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Phoronix Test Suite

OpenBenchmarking.org

PC Partner RC410MS7-A82C

Michael Larabel

Published on 13 January 2006
Written by Michael Larabel
Page 9 of 9 - Comment On This Article

Conclusion:

Finishing off the benchmarks, it is unfortunate to see some of the noticeable differences in the results when running the PC Partner RC410-based motherboard. Of course, PC Partner motherboards aren't designed to rely heavily into engineering and workstation programs but rather optimized for HTPCs and lighter tasks. With SPECViewPerf and the proe-03 engineering viewset, the Xpress 200 was simply no match for the VIA and Intel Chipsets that had sharp advantages. However, when it came time to directly CPU centric benchmarks of compiling and encoding, the PC Partner motherboard was able to shine as it had supremacy in these situations. Finally, with FreeBench the ATI RC410 + SB450 left the motherboard at a disadvantage in PiFFT and FourInARow. Nevertheless, benchmarks do not tell the entire story, as we had shared earlier that there were problems during the Linux installation process when using x86_64 binaries on the EM64T Pentium D processor. When switching over to the 32-bit version of Fedora Core 4 with the same package selection, the problems were alleviated. Although we cannot vogue for its Microsoft Windows x64 compatibility when paired with an Intel EM64T dual-core processor, we do believe the users may possibly face the same challenges. This is also to keep in mind many motherboard manufacturers have turned away from using the ATI SB450 in favor of ULI Southbridge parts compatible with an ATI Northbridge. However, the compatible ULI parts are also known to possess their own set of problems. Overall, this is a great introductory or HTPC motherboard but beyond that, the possibilities are somewhat diminished due to the weak workstation/engineering abilities. With the ATI Xpress 200 graphics compatibility with Linux and its S-Video and Composite out, the motherboard could certainly serve well with MythTV in a HTPC setup. The only major design flaw to note on part of PC Partner is the location of a single capacitor that hindered the appropriate LGA-775 installation of a heatsink in our situation and with other possible after-market solutions. The overall Linux i386 support is also respectable along with LM_Sensors except for a few sensor readings that were reporting incorrect values. If it were not for the unfortunate situation with the x86_64 ATI compatibility, the PC Partner RC410MS7-A82C would have likely been a candidate for an Editor's Choice Award.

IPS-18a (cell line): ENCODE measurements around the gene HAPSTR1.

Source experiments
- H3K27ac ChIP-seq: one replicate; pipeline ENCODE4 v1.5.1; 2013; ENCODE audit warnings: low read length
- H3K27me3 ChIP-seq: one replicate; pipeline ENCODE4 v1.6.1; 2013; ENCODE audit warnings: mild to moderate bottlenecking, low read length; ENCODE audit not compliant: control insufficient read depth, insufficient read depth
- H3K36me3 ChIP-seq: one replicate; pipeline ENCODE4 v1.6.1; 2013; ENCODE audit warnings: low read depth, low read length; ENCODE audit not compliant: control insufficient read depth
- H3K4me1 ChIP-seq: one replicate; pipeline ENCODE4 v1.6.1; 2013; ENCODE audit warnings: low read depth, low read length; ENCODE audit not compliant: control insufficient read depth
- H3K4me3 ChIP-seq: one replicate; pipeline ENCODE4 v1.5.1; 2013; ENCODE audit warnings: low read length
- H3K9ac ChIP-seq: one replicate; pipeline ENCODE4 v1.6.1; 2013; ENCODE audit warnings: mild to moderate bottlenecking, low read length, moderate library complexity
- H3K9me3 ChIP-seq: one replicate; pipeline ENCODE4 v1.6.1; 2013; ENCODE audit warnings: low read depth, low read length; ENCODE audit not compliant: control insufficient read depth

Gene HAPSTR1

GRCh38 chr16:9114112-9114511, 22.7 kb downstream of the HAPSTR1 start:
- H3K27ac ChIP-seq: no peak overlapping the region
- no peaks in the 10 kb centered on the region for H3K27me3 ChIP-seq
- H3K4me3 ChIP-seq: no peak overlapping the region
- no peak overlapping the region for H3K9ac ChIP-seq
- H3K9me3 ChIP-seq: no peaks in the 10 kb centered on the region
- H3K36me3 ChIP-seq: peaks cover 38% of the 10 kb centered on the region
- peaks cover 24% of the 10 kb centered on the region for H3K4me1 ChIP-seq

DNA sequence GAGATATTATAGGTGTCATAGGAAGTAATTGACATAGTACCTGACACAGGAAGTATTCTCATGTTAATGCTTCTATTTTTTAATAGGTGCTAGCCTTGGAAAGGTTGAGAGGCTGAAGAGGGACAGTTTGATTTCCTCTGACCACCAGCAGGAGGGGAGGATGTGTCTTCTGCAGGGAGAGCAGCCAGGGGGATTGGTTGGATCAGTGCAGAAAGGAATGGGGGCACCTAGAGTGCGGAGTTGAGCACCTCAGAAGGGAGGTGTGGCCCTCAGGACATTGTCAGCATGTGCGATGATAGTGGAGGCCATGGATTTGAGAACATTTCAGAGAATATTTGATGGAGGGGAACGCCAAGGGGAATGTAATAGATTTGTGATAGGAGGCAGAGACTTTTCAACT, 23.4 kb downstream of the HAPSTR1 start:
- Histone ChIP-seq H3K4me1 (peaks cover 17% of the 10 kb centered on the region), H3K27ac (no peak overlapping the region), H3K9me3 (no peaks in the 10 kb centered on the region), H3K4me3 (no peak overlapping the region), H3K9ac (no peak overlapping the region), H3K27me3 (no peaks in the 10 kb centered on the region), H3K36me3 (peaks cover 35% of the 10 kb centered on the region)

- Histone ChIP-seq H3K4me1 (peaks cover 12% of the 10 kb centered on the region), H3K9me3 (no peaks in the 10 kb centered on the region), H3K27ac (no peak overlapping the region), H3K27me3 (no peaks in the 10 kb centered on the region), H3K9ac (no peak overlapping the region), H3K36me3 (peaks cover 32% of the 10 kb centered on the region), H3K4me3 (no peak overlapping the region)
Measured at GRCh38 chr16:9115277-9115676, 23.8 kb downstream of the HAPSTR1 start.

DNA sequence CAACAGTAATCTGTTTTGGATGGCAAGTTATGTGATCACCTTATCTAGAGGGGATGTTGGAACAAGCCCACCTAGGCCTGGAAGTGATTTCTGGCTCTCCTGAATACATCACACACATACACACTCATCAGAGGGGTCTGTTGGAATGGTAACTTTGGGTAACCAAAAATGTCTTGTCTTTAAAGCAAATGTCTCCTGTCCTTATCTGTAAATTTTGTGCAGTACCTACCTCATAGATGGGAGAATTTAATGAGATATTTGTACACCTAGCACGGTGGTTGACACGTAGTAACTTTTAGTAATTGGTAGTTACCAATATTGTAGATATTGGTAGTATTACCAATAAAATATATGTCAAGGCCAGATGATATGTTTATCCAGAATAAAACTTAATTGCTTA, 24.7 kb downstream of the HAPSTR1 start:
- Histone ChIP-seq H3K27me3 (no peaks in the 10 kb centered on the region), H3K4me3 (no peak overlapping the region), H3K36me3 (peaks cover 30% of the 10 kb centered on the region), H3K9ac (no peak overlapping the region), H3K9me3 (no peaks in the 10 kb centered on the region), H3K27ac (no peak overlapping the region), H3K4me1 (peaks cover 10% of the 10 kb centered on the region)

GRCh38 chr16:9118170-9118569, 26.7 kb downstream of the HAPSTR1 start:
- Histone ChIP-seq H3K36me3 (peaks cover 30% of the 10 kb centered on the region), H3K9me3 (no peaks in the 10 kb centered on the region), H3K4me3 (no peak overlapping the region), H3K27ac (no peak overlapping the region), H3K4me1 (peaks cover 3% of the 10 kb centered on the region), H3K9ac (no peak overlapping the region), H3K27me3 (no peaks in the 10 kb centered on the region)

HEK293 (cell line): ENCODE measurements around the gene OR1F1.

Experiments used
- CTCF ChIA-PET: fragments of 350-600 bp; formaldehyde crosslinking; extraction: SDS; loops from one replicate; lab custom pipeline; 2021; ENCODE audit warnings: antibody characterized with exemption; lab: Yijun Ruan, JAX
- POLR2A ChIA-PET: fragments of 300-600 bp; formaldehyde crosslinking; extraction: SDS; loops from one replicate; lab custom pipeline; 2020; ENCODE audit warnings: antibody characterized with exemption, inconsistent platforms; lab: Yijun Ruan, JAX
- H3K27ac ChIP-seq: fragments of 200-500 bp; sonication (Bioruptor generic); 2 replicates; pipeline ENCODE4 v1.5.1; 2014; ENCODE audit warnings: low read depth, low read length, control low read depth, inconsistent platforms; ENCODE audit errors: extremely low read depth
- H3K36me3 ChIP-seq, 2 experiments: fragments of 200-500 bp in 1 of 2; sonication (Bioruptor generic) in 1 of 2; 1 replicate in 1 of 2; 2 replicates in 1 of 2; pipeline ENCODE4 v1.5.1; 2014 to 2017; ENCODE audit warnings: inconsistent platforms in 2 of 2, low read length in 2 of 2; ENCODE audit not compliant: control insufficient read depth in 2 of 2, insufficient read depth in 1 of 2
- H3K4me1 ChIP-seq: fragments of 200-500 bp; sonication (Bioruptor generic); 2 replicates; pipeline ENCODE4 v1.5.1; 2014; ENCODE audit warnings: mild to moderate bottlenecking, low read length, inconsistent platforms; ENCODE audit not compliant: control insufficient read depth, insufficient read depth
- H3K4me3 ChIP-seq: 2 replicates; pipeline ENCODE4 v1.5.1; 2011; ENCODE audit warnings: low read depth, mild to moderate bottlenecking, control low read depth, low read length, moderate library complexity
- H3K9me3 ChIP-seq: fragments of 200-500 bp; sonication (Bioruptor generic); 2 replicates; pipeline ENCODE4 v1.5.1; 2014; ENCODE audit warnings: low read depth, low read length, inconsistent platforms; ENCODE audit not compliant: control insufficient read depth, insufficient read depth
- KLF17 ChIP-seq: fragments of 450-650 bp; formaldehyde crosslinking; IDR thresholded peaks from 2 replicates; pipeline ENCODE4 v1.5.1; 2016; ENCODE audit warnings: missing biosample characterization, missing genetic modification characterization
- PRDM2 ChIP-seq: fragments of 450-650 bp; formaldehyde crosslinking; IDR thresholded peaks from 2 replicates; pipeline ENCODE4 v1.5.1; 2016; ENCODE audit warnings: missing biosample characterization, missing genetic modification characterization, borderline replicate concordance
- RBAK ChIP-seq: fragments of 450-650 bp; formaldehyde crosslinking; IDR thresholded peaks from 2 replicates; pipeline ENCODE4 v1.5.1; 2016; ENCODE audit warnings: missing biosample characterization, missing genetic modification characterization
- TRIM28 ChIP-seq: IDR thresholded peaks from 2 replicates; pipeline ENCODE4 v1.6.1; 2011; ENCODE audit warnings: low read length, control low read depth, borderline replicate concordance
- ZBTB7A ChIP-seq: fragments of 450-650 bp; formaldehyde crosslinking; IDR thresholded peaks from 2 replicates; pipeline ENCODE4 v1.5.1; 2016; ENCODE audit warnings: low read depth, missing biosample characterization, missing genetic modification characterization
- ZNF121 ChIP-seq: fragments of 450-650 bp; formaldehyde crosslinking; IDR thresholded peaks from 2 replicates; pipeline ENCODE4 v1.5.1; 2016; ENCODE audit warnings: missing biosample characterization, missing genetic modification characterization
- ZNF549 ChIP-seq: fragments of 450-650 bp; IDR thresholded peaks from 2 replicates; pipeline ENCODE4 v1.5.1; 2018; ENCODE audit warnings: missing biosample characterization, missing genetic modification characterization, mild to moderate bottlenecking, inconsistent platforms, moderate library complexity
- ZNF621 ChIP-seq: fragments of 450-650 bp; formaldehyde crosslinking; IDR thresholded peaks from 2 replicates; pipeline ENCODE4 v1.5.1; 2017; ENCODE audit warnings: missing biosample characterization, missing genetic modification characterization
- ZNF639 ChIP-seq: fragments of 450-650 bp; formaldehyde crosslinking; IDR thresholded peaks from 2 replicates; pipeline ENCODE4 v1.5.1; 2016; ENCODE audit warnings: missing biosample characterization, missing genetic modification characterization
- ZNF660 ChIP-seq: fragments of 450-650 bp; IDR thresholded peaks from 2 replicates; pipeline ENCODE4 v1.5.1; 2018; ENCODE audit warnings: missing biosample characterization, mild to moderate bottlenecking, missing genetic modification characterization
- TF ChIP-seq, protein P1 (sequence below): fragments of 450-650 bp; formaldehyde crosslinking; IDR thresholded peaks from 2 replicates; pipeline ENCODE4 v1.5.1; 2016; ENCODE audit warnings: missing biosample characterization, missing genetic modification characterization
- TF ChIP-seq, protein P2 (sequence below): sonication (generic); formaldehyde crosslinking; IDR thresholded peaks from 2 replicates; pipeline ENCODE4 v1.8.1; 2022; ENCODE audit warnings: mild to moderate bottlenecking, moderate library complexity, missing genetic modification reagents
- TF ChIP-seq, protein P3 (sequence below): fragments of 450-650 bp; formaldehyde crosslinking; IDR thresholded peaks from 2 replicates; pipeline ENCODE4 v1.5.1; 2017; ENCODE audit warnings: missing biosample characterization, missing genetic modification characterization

About The Author
Michael Larabel is the principal author of Phoronix.com and founded the web-site in 2004 with a focus on enriching the Linux hardware experience and being the largest web-site devoted to Linux hardware reviews, particularly for products relevant to Linux gamers and enthusiasts but also commonly reviewing servers/workstations and embedded Linux devices. Michael has written more than 10,000 articles covering the state of Linux hardware support, Linux performance, graphics hardware drivers, and other topics. Michael is also the lead developer of the Phoronix Test Suite, Phoromatic, and OpenBenchmarking.org automated testing software. He can be followed via and or contacted via .
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